Development of the Aragats Space Environmental Center (ASEC), Armenian Geophysics Network in Armenia and Artsakh and founding of the worldwide network of new particle detectors named SEVAN (Space Environment Viewing and Analysis Network) were the key fulfillments of the recent years. Nodes of the SEVAN network are now operating in Armenia, India, Bulgaria, Croatia, Slovakia and Czech Republic. Besides these achievements introducing of new model of lightning initiation was a step forward for this field of researches.find more
CP&IT division is providing the activities in the following directions: The whole YerPhI related activities such as YerPhI Network support and developmentand ITC Services Support: Permanent (wired & wireless) routing and switching multiprotocol connectivity; Managed and guarantied bandwidth; Access to Armenian Scientific Research Computer Network & Armenian Grid; Domain Name Service (DNS); E-Mail services (SMTP, POP, IMAP), Webmail, Mailing Lists Basic Services; WWW(HTTP,HTTPS); Internet accessible Information and Database Systems; Secure Data Transmission (VPN, SSH, SFTP, SSL, S-tunnel); Remote Administration; Web Hosting; Server/Router installation and maintenance; Archive, Backup, Data Storage and data Preservation; Antivirus, Antispam, Antispyware support; Voice and Video Conferencing (Policom HDX 6000); SIP VoIP Telephone Service (Asterisk); WiFi And Eduroam (education roaming) world-wide Wifi roaming access service for international research and education community.; Video media server (Open Meetings); Document Server (Invenio CERN/IAEA)High-Performance Computing; Grid Clusters; Batch Clusters; Storage Servers; Users support; IT training for Yerphi Staff; Users Support & ConsultingThe important scientific sub-direction is the Physics Analysis based on experimental data obtained by different international collaborations (HERMES, OLYMPUS and soon Belle2)One more sub-direction of the CP&IT activities is related to the computational physics, namely to the random number generators development and statistical testing, as well to Monte Carlo method applications.find more
Isotopes Research and Production Department was created in 2010. The department activity is devoted mainly to creation and development of production of radioactive isotopes for medical purposes.
During the first years 99mTc and 123I photo-production technology development and trial production on LUE 50 linear electron accelerator of ANSL (Yerphi) had been done. Since 2013 99mTc full chain production technology development using enriched 100Mo target on IBA C18 cyclotron was started, including target preparation, target cooling system, extraction of 99mTc from irradiated material and expensive 100Mo target material recovery. Also researches of other medical isotopes (67Ga, 68Ga, 67Cu and 64Cu) production on IBA C18 cyclotron are started.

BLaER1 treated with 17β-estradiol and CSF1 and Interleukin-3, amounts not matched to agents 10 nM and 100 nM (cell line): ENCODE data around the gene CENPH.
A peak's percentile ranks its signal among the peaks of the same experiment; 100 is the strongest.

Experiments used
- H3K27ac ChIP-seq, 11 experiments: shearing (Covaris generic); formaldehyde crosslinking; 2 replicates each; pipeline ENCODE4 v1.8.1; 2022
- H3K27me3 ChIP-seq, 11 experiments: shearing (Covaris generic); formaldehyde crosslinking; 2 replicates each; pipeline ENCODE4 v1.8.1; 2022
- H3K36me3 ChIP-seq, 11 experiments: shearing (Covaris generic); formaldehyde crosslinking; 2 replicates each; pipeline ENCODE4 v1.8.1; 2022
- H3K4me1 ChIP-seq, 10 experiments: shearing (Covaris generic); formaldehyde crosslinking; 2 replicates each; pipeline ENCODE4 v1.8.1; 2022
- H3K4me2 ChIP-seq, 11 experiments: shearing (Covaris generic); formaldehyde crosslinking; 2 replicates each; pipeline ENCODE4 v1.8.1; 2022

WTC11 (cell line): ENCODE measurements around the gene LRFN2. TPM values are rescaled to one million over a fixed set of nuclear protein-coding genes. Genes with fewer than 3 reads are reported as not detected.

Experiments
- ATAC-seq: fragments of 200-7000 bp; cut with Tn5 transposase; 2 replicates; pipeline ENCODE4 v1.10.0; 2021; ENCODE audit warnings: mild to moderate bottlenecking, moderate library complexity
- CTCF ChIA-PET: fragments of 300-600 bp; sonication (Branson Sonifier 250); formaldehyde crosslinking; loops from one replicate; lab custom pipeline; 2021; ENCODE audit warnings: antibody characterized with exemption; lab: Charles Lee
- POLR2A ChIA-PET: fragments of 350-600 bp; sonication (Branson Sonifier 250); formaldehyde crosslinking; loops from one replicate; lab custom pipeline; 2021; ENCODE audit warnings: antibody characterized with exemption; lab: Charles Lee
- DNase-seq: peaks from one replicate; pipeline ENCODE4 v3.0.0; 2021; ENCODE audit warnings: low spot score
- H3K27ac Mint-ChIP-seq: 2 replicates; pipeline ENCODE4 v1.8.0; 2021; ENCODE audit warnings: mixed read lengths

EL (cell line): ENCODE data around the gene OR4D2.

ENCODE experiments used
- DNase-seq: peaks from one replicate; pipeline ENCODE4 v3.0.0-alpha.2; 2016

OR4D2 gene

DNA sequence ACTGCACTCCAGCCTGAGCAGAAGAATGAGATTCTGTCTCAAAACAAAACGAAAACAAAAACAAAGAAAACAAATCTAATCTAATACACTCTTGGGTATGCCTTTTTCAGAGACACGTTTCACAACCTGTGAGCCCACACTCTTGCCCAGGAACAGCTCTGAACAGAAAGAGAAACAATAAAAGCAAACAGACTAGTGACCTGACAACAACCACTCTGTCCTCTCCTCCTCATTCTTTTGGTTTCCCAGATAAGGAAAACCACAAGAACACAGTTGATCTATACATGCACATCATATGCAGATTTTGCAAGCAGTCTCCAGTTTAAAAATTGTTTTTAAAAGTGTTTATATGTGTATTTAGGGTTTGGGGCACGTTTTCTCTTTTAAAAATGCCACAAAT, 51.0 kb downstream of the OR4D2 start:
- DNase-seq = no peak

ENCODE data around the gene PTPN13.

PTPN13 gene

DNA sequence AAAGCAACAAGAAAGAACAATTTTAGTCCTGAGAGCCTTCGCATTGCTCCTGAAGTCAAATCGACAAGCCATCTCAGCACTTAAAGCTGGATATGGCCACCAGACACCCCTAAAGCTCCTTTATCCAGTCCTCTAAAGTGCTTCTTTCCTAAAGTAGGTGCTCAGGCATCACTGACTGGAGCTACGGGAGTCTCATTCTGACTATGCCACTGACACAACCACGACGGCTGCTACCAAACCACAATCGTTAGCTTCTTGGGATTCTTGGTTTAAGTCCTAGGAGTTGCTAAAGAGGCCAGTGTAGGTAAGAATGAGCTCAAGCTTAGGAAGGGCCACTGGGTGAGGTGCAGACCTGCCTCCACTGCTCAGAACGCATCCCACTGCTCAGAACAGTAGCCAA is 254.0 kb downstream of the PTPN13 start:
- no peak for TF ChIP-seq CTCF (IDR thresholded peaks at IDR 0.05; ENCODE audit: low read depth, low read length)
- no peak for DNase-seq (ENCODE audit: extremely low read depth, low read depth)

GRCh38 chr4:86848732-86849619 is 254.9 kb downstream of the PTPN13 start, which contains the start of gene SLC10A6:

Applied physics group has the self-supporting activities, on a fully commercial basis, including modification of plastic insulation tubes on the high-intensity beam linear accelerator (up to 4 MeV) for the cable industry.X-Ray instrumentation group activity concentrated on the development of a 3D image X-ray digital registration system, including development of thin film scintillators YAG:Ce and GGG:Ce, development of large area image detectors with spatial resolution 50 mkm and development of X-ray digital imaging systems, also for investigation of radiation hardness of scintillyator depends on heavy metal concentration.
Center for Cosmology and Astrophysics is traditionally concentrated on nonlinear problems of cosmology, including advanced numerical methods for description of evolution of perturbed Hamiltonian systems, stability of gravitating systems, N-body chaos, non-random structures and universal compression in signals. Studies involve cosmic microwave background radiation, conformal cyclic cosmology, time arrow, modified gravity and dark sector. Applications include coding and mutations in genomic sequences (US patent received).
Recent activities include participation in LARES (LAser RElativity Satellite, Italian Space Agency) satellite project on high precision testing of General Relativity, initiation and successful probing of Lorentz invariance at European Synchrotron Radiation Facility (Grenoble); results become reference numbers for theory. Reports are at Solvay conference on physics, IAU General Assembly, Swiss Biennial on Science, Technics and Aesthetics, Clay Mathematics Institute, Oxford and other noted forums. Most of ongoing studies are performed in collaboration with noted centers.